(First posted 1/3/2011)
Ralph Rapson (1914-2008) was an architect, designer and entrepreneur. He was educated at the University of Michigan and the Cranbrook Academy of Arts, where he studied under Eliel Saarinen. At Cranbrook he met Florence Schust, who would later marry Hans Knoll and then introduce him to the Knoll company, for which he would design a successful line in the 1940s.

Rapson taught architecture at the New Bauhaus School in Chicago from 1942-1946. He Also taught at the Massachusetts Institute of Technology from 1946-1954. He is well-known for his experimental concept houses like the 1939 "Cave House" and "Fabric House," and the 1945 "Greenbelt House," which was Arts & Architecture's Case Study House #4. Rapson was the Dean of the School of Architecture at the University of Minnesota from 1954-1984.

In 1963 he designed the Guthrie Theater in Minneapolis. He also worked for the U.S. Government's Department of Foreign Buildings in the 1950s, after striking a deal that any work he did would be furnished with Knoll furniture. From this period, Rapson is best known for the U.S. Embassy buildings in Stockholm and Copenhagen.

Rapson's furniture designs employed newly developed materials and mass production processes. In 1945 he helped Knoll introduce the 'Equipment for Living' series of furniture. The program was commissioned by the Kellett Aircraft Corporation, who requested that the pieces be made of metal. Rapson's line featuring a tea trolley, side table and lounge proved to be extremely successful, and Knoll created 'Thermalware' accessories like cocktail shakers and ice buckets to accompany the furniture. Knoll then released the Rapson Line in 1945, which included the now-classic "Rapson Rocker."  Knoll sold the playful, organic line to Bloomingdale's in 1945, who then took out a full page advertisement for the rocker in the New York Times, touting it as a modern take on a traditional piece.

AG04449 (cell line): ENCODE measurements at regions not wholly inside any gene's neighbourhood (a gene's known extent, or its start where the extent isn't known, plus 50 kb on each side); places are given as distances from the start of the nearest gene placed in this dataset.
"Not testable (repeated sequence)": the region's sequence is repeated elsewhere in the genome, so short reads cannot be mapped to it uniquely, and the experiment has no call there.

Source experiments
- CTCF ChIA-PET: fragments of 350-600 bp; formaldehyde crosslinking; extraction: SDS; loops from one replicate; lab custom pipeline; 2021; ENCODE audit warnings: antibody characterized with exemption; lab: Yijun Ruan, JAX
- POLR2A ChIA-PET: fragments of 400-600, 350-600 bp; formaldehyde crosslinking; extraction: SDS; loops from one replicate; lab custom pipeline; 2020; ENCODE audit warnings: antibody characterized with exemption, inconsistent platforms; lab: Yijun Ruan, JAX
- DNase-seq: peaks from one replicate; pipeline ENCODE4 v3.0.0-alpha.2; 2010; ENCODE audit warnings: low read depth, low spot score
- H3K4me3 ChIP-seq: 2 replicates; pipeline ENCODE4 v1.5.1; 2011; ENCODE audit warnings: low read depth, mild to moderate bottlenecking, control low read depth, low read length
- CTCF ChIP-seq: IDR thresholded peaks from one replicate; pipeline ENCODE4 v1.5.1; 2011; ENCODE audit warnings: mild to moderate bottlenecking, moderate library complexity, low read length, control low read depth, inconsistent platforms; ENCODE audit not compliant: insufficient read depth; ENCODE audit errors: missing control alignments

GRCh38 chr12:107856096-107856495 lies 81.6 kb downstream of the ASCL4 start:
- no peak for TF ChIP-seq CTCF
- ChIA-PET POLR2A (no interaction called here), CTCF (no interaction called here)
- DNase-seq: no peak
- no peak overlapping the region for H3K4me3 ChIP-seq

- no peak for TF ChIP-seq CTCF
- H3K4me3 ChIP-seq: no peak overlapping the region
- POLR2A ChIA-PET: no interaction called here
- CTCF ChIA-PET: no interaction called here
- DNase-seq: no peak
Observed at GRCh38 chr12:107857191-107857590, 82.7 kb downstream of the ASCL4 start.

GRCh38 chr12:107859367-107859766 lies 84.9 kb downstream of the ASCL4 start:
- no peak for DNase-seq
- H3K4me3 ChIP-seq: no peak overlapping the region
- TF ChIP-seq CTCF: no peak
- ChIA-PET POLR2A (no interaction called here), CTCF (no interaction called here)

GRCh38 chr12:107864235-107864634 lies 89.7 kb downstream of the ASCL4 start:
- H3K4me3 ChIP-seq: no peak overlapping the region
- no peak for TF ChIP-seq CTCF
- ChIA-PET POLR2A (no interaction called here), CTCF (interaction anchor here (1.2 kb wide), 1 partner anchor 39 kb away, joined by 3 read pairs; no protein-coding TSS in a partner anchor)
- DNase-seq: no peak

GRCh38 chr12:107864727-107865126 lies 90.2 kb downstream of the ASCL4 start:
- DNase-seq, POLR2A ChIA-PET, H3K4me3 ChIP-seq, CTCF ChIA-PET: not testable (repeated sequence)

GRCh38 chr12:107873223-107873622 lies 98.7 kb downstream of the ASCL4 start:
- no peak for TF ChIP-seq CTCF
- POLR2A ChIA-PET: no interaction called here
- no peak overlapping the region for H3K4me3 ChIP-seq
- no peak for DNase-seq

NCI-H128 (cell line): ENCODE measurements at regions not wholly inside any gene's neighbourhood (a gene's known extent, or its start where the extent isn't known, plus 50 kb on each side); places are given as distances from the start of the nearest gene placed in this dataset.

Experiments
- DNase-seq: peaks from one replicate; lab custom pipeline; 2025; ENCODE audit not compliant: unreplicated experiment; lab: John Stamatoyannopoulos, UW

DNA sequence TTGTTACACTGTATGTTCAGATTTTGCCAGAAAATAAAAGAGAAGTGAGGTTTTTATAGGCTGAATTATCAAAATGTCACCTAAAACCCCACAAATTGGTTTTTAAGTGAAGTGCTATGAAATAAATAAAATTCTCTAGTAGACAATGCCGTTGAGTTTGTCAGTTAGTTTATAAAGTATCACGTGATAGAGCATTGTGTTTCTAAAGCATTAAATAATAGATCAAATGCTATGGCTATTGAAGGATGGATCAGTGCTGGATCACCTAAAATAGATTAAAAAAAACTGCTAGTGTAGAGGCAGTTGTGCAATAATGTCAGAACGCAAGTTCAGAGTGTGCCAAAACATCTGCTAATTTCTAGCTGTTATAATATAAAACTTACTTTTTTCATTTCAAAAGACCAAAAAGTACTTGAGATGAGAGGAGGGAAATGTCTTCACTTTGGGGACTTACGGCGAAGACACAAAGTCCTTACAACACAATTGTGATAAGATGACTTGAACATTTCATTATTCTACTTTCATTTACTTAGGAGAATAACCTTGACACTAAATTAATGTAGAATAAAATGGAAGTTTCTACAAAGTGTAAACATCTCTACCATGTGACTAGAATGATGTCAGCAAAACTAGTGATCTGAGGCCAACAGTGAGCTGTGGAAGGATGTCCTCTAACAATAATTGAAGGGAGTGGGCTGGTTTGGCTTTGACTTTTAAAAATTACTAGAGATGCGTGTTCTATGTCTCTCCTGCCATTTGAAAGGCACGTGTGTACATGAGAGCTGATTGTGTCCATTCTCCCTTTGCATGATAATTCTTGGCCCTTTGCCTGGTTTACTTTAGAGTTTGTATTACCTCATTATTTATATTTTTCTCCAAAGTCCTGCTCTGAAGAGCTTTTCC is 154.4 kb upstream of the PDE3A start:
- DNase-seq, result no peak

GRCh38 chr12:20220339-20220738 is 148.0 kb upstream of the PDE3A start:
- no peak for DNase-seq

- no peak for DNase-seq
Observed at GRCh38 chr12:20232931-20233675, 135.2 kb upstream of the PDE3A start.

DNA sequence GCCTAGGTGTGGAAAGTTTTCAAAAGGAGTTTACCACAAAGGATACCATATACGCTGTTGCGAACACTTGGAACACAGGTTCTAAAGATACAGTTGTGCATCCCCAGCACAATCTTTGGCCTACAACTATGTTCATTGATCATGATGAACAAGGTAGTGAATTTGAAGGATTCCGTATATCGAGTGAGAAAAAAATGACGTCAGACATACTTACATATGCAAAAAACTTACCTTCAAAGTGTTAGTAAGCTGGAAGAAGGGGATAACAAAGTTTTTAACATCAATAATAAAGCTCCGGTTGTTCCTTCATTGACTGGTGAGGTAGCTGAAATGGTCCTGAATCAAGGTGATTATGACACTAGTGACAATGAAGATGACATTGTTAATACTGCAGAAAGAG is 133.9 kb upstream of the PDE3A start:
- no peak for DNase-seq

Throughout the 1950s, Rapson and his wife Mary had a store, Rapson, Inc., in Boston. The couple sold Rapson's furniture, as well as George Nelson furniture and objects, Harry Bertoia jewelry and pieces from both the Knoll and Herman Miller collections. They also imported pieces that they found to be integral to the energy of modern design like porcelain from Germany and Marimekko textiles from Finland.

From r20thcentury.com and rapsonarchitects.com



Slide cart
rapsonarchitects.com

Slide rocker
rapsonarchitects.com 

Slide sofa and chairs
rapsonarchitects.com

Variation of slide rocker
rapsonarchitects.com

Ralph Rapson's personal Rapid Rocker
rapson-inc.com

Slide lounge
rapsonarchitects.com

Slide lamps
rapsonarchitects.com

Slide lamp sketches
rapsonarchitects.com

Highback Greenbelt rock
rapson-inc.com

Gidwitz House
archpaper.com

Butler House
ncmodernist.org

Schecter House (House of Doors)
ncmodernist.org

casasugar.com